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Sep 16, 2007

Gunfight at the OK Corral (1957)

Starring Burt Lancaster, Kirk Douglas

I love a good blokey movie sometimes. This one starts great. Frankie Laine sings the theme song to Dimitri Tiomkin’s bombastic score as three cowboys ride across a prairie and the titles come up. Lots of good character actors here. Frank Faylen, Earl Holliman, Dennis Hopper, Whit Bissell…DeForest Kelley! Kenneth Tobey, Lee Van Cleef, Jack Elam. Wow. Leon Uris (the guy who wrote Exodus) penned the script and John Sturges directed. The horsemen ride past Boot Hill, which is a recurring motif in the movie.

The trio, lead by Van Cleef, enter a bar and ask the owner where Doc Holliday is. The barman has them check their guns in and we cut to an ageing dance hall girl Kate (Jo Van Fleet who’d just won a supporting actress Oscar for East of Eden) sitting in a hotel room with Holliday (Douglas) who is drunk and throwing knives into the door of the room. They argue until she tells him that he’s no better than her since the Civil War wiped out his family fortune. He throws a knife into the wall beside her head, she grabs it and tries to stab him… which she doesn’t as he grabs her by the head and tells her not to mention her family again. They kiss and make up. She wants to go to Laramie until his tubercular cough clears up, but he’s going to meet the three gunmen instead. This is Douglas at his melodramatic best. He was doing treat ‘em mean, keep ‘em keen before there was a name for it.

After dropping in to see the ageing sheriff of the town (Frank Fayden), Wyatt Earp (Lancaster) goes into the bar to get information on the Clanton Gang who passed through town recently. He sees the three and heads back to talk with Holliday to tell him that Van Cleef has a derringer in his left boot. Holliday has a chip on his shoulder the size of a redwood and refuses to answer when Earp asks him where Clanton was going. In the bar, Holliday kills the gunman by pulling a knife from inside the back of his shirt collar and nailing him with it before he can get to the derringer. Sturges uses this trick again in the Magnificent Seven where Britt (James Coburn) is called by a cowhand.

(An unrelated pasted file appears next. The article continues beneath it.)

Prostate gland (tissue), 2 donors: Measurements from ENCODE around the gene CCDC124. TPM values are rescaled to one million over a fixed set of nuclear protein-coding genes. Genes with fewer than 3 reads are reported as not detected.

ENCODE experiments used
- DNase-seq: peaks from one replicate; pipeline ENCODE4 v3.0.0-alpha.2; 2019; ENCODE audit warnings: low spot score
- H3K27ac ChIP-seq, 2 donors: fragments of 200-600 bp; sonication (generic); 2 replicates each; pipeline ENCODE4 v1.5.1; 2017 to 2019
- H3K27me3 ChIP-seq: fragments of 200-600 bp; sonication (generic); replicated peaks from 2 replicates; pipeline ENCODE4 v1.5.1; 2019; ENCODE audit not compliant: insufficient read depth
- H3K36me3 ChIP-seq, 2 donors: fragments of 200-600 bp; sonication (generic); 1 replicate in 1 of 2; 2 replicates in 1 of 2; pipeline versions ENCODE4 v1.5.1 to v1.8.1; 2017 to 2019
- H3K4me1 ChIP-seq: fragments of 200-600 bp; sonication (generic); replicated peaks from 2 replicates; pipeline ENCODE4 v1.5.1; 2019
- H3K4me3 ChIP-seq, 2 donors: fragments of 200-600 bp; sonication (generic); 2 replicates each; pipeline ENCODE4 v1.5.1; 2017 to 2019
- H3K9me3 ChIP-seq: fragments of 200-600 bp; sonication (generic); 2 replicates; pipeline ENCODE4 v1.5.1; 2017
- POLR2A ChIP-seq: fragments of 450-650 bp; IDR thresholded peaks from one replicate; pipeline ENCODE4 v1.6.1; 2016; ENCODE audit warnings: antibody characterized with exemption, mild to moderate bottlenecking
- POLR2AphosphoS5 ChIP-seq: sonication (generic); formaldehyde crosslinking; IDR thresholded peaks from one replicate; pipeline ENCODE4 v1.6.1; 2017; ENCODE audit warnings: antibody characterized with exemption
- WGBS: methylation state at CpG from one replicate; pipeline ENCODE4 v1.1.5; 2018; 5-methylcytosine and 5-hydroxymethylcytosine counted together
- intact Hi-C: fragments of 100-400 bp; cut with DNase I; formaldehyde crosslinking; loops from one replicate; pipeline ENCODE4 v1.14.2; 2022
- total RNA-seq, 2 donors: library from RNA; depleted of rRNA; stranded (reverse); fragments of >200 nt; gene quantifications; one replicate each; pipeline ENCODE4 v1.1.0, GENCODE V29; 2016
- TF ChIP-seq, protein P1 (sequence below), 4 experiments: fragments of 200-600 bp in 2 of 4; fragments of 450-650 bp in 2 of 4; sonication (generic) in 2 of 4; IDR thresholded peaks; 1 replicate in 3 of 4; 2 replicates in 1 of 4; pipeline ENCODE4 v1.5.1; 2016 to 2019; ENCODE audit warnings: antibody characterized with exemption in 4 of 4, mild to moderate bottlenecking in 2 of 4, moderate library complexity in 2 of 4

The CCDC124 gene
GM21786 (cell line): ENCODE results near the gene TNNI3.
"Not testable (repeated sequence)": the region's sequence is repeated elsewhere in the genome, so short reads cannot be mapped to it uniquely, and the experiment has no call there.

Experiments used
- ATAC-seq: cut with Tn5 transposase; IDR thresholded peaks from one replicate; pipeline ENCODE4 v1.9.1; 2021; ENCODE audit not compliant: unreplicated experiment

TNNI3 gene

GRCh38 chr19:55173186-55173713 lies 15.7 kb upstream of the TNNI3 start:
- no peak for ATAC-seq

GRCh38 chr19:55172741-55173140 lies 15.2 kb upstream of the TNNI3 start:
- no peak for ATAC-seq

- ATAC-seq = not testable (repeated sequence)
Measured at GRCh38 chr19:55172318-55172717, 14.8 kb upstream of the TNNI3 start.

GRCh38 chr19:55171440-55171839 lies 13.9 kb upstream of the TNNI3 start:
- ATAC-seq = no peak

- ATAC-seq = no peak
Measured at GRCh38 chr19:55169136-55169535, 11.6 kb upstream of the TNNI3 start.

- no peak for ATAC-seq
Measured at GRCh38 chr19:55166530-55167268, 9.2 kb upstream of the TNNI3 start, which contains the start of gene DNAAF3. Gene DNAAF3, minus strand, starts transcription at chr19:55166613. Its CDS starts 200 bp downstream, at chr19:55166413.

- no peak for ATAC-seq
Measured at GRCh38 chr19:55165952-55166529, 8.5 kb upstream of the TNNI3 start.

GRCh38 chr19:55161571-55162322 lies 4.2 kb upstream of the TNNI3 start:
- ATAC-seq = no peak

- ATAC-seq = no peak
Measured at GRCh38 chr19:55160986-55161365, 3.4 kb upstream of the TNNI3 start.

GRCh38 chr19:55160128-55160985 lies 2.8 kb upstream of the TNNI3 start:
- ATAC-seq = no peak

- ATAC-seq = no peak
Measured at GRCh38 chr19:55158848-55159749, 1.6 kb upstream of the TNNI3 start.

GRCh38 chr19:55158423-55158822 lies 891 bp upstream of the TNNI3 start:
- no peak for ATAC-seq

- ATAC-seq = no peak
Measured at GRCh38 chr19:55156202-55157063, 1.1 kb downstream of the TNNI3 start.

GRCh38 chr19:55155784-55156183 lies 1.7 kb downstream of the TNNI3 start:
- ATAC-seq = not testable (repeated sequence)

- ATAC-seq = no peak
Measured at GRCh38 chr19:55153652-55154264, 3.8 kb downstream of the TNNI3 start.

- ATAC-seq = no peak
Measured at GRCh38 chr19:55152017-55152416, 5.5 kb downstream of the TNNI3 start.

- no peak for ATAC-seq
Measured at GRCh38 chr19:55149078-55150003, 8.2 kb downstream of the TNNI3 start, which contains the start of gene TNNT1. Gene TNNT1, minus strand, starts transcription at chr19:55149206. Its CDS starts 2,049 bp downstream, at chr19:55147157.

Earp helps Holliday escape from a lynch mob and they meet up again in Dodge City. Doc gets Earp to stake him for a poker game. Their friendship grows as they track down bank robbers and get involved with a female poker player (Rhonda Fleming). All this leads up to the titular gunfight with the Clantons.

For a guy who’s supposed to be tubercular, Kirk Douglas makes a pretty active Doc Holliday. He can’t seem to rein-in his natural athleticism. It’s as if he’s trying to compete with Lancaster, who with Nick Cravat was a professional acrobat. When he confronts Ringo (John Ireland), Kate’s new boyfriend, the repressed energy is palpable. Holliday has promised Earp he wouldn’t start a fight, and so he backs down on the confrontation. It’s hard to think of a modern actor who does rage better than Kirk Douglas. Tom Cruise does intensity, but there’s always an undercurrent of frat-boy whininess to him. He acts as if the World is being mean and it shouldn’t. Douglas’ anger is combined with a physical confidence and a worldliness that makes him unique in cinema. His son Michael is at least as good an actor, but his cinematic persona is a different one. Like Kirk, he plays bad and flawed characters very well, but he could never carry off a movie like this one. You need actors who are larger than life to play iconic heroes. That’s why Troy never worked as a movie. The actors playing Greek heroes were, in spite of the script’s attempts to pump them up, no more than human sized. The new movie 300 has the right idea, play them big and intense and don’t be scared to go over the top.